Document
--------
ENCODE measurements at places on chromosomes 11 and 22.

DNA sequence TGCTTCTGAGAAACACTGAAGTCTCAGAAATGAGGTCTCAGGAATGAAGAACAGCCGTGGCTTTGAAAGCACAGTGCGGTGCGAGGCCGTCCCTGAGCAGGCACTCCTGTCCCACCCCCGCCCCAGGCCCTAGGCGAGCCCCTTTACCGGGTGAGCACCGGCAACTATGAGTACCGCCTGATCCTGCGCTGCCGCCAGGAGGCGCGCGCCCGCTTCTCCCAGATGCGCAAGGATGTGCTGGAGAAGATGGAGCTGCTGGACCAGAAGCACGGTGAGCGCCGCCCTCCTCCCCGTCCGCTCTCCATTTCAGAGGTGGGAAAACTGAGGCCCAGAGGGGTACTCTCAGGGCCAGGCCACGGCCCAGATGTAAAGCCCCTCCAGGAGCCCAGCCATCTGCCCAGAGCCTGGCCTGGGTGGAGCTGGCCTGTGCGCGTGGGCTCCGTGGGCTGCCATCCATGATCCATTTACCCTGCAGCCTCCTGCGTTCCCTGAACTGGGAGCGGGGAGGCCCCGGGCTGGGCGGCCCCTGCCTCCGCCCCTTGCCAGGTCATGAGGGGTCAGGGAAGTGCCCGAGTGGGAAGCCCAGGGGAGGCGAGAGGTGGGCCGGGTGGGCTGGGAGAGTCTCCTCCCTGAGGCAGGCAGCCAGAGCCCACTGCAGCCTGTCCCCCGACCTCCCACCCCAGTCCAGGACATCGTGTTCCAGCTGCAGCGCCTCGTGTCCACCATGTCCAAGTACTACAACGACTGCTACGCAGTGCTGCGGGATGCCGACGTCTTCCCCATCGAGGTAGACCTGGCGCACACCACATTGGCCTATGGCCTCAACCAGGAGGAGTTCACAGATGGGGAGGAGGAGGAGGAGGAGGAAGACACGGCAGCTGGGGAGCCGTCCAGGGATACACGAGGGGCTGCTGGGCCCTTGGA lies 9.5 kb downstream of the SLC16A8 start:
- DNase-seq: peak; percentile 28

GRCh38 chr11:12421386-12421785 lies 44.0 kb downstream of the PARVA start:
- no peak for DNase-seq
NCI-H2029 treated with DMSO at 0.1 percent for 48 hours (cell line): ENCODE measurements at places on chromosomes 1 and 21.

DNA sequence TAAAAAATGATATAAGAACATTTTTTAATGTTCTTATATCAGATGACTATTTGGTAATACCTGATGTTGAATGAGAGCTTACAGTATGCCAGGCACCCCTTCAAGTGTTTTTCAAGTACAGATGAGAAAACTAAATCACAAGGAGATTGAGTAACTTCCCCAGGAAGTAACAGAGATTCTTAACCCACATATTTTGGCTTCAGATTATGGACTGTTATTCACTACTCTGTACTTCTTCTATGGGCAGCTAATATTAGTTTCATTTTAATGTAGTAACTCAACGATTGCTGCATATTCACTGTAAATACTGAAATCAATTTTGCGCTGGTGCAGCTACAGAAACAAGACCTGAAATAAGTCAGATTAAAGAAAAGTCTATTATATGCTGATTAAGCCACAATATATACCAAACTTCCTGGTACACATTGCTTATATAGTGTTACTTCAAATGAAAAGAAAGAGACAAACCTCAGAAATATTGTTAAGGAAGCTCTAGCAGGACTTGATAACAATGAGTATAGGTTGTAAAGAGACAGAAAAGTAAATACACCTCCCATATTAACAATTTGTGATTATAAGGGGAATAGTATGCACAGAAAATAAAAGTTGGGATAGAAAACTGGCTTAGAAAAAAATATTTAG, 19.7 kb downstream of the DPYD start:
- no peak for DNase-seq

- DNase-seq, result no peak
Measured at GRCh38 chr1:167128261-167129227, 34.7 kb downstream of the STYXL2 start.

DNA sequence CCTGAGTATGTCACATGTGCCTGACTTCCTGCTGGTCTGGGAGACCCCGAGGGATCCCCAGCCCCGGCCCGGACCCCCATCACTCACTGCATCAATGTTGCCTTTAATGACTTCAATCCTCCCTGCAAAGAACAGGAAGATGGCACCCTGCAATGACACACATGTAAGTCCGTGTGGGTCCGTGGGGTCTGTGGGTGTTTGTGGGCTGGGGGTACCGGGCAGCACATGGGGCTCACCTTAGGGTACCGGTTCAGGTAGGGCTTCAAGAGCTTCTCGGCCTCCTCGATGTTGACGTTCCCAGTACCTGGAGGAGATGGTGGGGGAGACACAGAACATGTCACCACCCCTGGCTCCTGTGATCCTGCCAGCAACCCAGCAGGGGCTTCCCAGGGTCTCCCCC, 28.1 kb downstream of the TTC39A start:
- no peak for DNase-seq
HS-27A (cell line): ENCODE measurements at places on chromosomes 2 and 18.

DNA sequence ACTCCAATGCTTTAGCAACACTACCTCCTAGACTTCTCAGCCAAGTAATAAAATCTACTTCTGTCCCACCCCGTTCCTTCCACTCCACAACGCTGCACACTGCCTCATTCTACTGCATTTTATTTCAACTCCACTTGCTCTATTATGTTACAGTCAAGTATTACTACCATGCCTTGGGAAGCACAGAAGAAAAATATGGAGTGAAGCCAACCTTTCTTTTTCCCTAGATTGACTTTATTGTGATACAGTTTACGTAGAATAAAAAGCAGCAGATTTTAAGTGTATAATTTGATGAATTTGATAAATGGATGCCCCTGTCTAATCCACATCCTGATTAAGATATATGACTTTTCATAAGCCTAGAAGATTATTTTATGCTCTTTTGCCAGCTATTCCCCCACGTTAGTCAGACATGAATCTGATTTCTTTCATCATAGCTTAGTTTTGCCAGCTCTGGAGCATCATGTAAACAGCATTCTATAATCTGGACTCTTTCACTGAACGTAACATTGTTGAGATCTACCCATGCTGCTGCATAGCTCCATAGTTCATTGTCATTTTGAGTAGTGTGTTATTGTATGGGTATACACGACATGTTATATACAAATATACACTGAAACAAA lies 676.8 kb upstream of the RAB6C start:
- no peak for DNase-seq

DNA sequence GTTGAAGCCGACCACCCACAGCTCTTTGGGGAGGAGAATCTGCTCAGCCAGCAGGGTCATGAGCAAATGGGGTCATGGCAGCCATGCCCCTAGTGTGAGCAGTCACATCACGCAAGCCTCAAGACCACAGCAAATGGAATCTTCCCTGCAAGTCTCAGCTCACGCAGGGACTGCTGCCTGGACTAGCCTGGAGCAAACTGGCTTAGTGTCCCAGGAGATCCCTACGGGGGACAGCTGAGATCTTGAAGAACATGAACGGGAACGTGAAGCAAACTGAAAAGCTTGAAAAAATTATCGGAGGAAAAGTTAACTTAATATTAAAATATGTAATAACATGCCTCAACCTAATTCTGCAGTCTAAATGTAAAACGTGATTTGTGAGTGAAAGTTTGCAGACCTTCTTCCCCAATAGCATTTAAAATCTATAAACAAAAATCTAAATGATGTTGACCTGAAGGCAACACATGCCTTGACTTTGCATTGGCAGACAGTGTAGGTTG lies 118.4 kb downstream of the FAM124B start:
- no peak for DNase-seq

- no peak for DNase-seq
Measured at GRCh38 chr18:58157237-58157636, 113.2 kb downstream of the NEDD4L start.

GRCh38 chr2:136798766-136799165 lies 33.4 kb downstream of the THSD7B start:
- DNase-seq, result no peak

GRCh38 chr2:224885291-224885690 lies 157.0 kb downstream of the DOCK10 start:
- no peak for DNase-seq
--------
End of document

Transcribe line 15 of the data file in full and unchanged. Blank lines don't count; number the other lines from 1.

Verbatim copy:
- no peak for DNase-seq